Friday, March 26, 2010

Maternal Depression

Being a parent isn't easy, but for parents who face economic, social, cultural and personal hardships, it's an even more daunting task. That's why programs like HIPPY, that provide in-home support and information from a caring, trained peer can have such a positive effect on families. In Mental Health Needs of At-Risk Families, a report by Dr. Angela Nievar of UNT, she found a positive significant difference between HIPPY parents and non-HIPPY parents in the HOME (Bradley & Caldwell, 2000) score, which includes observations of parenting and survey questions.  The HOME measures actual parenting, including appropriate responsiveness of parents, responsibility parents take for their children, and the type of environment that parents provide for their children. Parents who did not participate in the HIPPY program reported significantly more attachment-related stress on the Attachment subscale of the Parenting Stress Index (Abidin, 1994) than HIPPY parents.    Results of the parent interview are reported below by group.  Higher percentages of HIPPY parents:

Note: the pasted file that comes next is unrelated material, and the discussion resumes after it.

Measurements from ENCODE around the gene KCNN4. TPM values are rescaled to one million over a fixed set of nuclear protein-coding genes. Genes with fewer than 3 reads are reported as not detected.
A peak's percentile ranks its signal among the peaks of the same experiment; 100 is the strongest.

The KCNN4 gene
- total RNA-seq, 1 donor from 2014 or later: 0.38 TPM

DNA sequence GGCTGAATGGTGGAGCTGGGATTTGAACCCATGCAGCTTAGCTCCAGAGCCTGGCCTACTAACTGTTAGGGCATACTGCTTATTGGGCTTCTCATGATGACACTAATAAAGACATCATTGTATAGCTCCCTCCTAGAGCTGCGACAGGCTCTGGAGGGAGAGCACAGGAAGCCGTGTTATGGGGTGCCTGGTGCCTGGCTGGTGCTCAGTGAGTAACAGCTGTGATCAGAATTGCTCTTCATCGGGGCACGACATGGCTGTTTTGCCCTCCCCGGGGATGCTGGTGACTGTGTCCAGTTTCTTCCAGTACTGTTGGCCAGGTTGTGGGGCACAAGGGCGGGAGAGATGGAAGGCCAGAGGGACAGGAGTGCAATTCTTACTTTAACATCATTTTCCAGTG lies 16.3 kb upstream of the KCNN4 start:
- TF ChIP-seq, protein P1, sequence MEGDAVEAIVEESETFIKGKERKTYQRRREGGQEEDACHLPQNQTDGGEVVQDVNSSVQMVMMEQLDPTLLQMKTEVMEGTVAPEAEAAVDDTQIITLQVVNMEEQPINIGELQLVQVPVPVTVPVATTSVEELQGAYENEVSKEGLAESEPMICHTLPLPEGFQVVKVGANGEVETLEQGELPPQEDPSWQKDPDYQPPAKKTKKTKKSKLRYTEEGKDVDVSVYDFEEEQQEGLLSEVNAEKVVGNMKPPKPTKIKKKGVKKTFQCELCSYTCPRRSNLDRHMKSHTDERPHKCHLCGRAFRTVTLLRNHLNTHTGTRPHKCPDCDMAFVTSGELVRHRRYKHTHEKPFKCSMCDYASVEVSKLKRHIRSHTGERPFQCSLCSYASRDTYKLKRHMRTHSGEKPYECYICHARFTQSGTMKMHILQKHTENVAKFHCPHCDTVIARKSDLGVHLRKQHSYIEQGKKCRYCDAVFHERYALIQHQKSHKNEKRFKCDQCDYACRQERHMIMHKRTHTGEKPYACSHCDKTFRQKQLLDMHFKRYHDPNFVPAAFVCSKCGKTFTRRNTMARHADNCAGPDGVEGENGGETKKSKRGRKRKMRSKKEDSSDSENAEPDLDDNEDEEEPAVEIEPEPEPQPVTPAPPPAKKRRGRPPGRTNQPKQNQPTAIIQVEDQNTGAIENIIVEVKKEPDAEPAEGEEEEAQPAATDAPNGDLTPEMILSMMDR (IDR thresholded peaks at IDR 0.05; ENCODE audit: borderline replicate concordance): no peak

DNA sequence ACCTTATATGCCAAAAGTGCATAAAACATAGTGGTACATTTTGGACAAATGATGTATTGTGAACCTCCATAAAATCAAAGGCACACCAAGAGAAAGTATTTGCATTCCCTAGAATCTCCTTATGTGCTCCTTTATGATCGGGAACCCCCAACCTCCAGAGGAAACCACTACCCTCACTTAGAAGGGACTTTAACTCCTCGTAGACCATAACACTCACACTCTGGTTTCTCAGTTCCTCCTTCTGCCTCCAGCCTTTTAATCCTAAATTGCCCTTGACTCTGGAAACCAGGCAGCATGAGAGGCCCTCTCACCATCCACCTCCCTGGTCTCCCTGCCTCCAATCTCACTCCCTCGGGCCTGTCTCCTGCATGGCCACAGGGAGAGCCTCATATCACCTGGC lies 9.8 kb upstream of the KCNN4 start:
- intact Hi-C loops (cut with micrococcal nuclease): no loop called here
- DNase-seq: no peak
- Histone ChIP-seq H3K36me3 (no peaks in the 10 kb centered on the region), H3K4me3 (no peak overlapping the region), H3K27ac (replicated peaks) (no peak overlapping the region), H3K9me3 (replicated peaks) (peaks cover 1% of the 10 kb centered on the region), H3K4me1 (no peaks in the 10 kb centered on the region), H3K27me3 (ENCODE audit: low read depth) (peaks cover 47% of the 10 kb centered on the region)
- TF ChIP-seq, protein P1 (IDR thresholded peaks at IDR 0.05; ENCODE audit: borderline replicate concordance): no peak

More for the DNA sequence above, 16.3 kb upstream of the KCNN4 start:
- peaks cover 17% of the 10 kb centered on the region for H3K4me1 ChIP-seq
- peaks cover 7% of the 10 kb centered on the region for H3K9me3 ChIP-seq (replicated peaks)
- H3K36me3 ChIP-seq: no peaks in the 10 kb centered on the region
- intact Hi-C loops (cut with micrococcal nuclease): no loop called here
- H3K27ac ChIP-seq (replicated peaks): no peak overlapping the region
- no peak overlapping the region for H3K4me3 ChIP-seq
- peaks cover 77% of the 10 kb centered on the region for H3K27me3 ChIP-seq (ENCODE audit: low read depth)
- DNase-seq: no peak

1.       Thought that parents should quickly develop close, warm feelings for their child.
2.       Reported having close, warm feelings for their child.
3.       Did not describe their child as “mean.”
4.       Felt more comfortable holding and taking care of children.
5.       Said that their child knows them and wants them.

I was reminded of this recently when I read about a February 15th study published online in Pediatrics, which found that post-partum depression occurs at an elevated rate among low income women. Linda H. Chaudron, M.D., and colleagues studied 198 low-income mothers and found that 56% met criteria for minor or major depression, compared with a rate of 14% in the general population. Three routinely used depression screening tools proved to be effective in identifying post-partum depression in this low-income group, but the authors caution that scores two or three points below the traditional cut-off may require further evaluation in low-income moms. (Mental Health Weekly DOI:10.1002/mhw)  

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